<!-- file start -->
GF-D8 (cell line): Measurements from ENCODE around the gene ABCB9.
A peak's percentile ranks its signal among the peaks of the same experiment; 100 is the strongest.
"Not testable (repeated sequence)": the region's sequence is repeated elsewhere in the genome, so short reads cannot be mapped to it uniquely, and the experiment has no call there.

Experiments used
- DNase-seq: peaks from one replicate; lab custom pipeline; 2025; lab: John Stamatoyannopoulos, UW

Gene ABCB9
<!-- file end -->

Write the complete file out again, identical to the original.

GF-D8 (cell line): Measurements from ENCODE around the gene ABCB9.
A peak's percentile ranks its signal among the peaks of the same experiment; 100 is the strongest.
"Not testable (repeated sequence)": the region's sequence is repeated elsewhere in the genome, so short reads cannot be mapped to it uniquely, and the experiment has no call there.

Experiments used
- DNase-seq: peaks from one replicate; lab custom pipeline; 2025; lab: John Stamatoyannopoulos, UW

Gene ABCB9